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"If This Goes On—"

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"If This Goes On—"
AuthorRobert A. Heinlein
CountryUnited States
Genre(s)Science fiction
Published inAstounding Science-Fiction
Publication typePeriodical
Media typePrint (magazine, hardback & paperback)
Publication date1940

"If This Goes On—" is a science fiction novella by American writer Robert A. Heinlein, first serialized in 1940 in Astounding Science-Fiction and revised and expanded to novel length for inclusion in the 1953 collection Revolt in 2100. The story shows what might happen to Christianity in the United States with mass communications, applied psychology, and a hysterical populace. The story is part of Heinlein's Future History series.

At the 2016 WorldCon the story won the 1941 Retro-Hugo Award for Best Novella of 1940.[1]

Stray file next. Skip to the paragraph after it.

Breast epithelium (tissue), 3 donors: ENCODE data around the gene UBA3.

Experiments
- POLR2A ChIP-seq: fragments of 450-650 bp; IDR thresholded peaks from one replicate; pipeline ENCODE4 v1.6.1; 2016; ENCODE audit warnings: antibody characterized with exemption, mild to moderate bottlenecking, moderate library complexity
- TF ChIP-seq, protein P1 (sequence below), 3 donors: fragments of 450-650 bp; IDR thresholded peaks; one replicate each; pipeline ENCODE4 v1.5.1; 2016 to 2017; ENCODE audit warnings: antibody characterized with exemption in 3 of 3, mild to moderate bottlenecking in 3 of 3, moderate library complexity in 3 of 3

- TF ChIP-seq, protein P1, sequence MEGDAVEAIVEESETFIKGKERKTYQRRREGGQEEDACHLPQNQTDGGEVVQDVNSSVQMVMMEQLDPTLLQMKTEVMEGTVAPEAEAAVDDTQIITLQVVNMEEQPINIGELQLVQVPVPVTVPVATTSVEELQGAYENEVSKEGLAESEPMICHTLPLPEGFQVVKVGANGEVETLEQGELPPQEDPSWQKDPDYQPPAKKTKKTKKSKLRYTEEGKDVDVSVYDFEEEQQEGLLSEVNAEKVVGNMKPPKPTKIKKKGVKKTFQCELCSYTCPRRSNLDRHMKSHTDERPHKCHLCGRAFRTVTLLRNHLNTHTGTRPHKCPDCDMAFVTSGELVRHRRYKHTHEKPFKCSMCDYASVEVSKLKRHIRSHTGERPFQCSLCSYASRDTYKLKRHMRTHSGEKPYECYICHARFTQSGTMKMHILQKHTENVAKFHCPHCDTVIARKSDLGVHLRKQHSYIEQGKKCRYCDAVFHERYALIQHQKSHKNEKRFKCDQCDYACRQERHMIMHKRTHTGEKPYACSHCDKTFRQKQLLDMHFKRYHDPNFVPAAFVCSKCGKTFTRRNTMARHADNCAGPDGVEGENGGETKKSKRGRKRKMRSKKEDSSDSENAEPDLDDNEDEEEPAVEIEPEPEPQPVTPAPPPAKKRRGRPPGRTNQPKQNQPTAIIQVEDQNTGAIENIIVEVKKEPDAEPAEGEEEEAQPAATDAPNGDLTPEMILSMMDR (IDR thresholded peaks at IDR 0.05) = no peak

The story is set in a future theocratic American society, ruled by the latest in a series of fundamentalist Christian "Prophets." The First Prophet was Nehemiah Scudder, a backwoods preacher turned President (elected in 2012), then dictator (no elections were held in 2016 or later).

John Lyle, a junior army officer under the Prophet, is stationed at the Prophet's capital of New Jerusalem. He had been devout, but he finds himself questioning his faith when he falls for one of the Prophet's Virgins, Sister Judith. New to the vocation, Judith faints when she is called upon to submit sexually to the Prophet and is confined to her quarters until she sees the light. John confides in his far more worldly roommate, Zeb Jones, who is not shocked but even assists John. A clandestine meeting with Judith goes awry when they are forced to kill a spy. They are left with no choice but to seek aid from the Cabal, an underground revolutionary movement (Judith's friend, Sister Magdalene, is a member). The two men are inducted into the Cabal while they remain on duty in their army posts. Judith is arrested and tortured as part of the investigation into the death of the spy, and John and Zeb rescue her but leave enough clues that John is soon arrested and tortured himself. He gives little away and is himself rescued by the Cabal. Zeb and Magdalene have evaded arrest thanks to a clandestine distress signal, which John manages to leave for Zeb while he is arrested.